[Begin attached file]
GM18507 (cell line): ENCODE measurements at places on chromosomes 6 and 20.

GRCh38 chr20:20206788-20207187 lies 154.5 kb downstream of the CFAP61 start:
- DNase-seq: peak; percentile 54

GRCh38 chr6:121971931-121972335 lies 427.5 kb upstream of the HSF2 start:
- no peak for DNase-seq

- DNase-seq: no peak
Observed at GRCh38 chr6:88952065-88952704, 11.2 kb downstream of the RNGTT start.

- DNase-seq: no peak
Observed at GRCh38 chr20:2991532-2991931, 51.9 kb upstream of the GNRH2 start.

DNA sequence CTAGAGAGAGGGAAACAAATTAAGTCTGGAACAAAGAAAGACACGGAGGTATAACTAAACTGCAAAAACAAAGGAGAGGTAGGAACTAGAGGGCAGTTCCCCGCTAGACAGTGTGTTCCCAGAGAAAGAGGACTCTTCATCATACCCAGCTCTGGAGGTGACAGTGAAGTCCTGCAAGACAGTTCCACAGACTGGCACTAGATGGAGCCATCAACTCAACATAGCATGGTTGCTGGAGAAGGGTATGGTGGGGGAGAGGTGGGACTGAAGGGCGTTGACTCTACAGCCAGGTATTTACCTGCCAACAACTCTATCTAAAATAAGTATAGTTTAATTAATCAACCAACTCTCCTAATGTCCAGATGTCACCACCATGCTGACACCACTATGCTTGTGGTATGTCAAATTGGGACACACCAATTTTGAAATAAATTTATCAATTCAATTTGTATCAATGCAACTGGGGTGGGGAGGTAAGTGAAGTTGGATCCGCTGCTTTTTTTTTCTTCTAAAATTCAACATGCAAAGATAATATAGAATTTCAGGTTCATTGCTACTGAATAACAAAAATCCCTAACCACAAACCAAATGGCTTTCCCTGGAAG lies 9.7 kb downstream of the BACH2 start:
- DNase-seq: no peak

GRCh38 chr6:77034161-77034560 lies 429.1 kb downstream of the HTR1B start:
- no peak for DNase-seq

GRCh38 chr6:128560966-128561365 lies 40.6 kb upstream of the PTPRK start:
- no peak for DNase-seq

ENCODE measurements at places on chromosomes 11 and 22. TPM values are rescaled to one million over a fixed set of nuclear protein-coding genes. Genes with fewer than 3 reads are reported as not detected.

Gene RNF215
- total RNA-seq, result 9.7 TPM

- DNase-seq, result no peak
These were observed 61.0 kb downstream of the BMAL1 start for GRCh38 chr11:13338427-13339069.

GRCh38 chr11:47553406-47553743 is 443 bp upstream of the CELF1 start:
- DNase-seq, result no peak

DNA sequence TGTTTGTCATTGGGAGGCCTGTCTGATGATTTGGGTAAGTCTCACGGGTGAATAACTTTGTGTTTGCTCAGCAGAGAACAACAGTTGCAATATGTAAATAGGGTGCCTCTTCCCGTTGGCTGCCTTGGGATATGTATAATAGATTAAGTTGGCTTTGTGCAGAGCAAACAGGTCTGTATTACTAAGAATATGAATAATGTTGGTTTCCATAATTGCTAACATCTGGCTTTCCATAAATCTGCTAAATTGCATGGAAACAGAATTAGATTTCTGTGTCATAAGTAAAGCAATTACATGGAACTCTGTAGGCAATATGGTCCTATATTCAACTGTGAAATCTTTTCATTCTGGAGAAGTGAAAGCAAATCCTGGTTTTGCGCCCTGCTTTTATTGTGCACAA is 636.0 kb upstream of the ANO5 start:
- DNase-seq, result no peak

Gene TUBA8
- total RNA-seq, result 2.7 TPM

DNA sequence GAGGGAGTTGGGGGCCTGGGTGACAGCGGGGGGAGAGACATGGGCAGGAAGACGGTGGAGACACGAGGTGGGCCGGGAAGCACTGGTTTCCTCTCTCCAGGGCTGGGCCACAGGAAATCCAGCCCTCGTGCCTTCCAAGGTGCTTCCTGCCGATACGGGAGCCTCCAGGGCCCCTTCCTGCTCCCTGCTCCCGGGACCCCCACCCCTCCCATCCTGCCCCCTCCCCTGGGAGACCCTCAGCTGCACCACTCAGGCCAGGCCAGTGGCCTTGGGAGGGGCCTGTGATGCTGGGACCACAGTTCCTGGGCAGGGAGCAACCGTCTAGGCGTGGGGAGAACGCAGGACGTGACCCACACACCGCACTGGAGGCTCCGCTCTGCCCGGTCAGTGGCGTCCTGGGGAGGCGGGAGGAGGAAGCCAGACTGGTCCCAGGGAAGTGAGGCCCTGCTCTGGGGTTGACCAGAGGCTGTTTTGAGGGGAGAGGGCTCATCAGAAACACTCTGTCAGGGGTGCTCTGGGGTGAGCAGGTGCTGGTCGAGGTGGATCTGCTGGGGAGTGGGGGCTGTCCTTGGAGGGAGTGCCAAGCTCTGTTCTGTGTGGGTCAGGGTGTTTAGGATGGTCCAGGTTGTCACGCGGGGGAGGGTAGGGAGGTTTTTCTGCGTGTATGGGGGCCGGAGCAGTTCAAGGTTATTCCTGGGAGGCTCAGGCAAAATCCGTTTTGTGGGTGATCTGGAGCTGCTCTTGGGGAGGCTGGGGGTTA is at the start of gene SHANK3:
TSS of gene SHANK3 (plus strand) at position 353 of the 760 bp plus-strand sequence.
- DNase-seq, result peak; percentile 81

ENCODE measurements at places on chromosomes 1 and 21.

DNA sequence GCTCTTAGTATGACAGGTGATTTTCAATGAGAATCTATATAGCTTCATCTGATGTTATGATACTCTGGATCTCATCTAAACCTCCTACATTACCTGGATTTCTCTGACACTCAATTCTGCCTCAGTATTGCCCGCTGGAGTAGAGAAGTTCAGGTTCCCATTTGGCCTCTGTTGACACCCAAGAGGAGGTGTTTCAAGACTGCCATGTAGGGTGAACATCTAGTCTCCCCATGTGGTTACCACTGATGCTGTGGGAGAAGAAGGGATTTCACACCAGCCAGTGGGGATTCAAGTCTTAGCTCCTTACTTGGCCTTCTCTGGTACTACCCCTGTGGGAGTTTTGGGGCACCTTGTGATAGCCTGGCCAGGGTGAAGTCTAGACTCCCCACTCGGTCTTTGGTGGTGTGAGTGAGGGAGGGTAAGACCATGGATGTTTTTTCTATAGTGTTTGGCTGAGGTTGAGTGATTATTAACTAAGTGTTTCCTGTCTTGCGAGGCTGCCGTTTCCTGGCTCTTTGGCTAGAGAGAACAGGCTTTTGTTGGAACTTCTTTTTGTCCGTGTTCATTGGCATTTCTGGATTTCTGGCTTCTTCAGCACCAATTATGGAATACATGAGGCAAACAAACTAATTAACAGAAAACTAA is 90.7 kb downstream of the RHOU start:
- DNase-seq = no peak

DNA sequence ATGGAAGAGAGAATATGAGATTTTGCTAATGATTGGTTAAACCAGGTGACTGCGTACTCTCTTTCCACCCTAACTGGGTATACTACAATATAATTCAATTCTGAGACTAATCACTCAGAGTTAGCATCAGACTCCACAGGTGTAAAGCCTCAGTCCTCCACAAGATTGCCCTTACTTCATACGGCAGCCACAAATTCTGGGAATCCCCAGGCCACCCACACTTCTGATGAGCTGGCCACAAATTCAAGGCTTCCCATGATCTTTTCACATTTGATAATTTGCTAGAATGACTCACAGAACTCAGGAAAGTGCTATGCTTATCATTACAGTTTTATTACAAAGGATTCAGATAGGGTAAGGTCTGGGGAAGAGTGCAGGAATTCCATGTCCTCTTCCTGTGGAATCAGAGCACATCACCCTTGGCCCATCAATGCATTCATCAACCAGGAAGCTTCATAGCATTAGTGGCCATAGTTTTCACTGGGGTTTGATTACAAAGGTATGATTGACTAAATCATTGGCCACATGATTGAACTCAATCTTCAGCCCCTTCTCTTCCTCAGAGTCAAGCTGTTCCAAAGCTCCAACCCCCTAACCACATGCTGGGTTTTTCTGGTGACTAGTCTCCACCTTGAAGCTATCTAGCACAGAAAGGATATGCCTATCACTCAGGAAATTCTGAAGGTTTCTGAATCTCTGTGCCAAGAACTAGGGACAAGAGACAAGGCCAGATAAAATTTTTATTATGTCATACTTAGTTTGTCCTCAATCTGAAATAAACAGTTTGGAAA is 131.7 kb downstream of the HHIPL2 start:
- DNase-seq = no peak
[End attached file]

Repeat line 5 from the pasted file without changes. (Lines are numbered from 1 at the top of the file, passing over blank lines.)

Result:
- no peak for DNase-seq